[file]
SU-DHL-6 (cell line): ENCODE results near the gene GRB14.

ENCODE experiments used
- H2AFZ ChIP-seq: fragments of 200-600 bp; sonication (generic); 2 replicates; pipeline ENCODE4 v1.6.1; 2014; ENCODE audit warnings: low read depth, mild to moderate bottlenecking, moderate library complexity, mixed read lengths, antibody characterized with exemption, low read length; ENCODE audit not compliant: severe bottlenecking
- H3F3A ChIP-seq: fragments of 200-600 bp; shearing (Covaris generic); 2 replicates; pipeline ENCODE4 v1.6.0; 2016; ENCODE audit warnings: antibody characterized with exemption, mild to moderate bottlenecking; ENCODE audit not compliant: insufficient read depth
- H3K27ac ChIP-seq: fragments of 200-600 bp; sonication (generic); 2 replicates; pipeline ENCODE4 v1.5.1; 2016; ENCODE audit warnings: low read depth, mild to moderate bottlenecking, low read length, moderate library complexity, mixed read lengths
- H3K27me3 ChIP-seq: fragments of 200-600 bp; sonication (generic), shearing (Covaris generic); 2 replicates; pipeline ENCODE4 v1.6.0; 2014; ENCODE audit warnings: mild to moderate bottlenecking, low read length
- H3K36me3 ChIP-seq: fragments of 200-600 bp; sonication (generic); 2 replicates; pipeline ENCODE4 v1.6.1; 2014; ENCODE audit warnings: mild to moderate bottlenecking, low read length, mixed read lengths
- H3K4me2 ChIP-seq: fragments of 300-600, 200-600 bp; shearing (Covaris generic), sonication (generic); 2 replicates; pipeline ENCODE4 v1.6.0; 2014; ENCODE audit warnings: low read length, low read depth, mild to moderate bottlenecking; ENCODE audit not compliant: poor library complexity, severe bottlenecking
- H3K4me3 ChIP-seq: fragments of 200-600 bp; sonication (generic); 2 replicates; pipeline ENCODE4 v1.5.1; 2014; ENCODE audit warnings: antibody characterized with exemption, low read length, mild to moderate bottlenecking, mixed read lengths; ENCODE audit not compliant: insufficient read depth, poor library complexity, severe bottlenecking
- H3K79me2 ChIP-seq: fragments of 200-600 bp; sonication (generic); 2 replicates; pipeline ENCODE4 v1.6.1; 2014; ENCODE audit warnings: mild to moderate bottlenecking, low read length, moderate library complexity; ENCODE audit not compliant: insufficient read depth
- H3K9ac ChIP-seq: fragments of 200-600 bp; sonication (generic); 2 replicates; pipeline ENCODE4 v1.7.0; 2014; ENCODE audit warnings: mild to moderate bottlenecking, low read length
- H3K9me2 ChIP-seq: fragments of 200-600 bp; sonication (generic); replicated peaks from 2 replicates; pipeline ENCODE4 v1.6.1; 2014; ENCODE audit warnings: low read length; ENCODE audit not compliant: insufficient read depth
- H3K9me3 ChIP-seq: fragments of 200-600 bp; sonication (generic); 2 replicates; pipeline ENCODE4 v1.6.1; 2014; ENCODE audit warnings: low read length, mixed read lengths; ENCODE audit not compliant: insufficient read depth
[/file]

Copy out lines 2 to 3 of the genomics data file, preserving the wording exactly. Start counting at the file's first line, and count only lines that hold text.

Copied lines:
ENCODE experiments used
- H2AFZ ChIP-seq: fragments of 200-600 bp; sonication (generic); 2 replicates; pipeline ENCODE4 v1.6.1; 2014; ENCODE audit warnings: low read depth, mild to moderate bottlenecking, moderate library complexity, mixed read lengths, antibody characterized with exemption, low read length; ENCODE audit not compliant: severe bottlenecking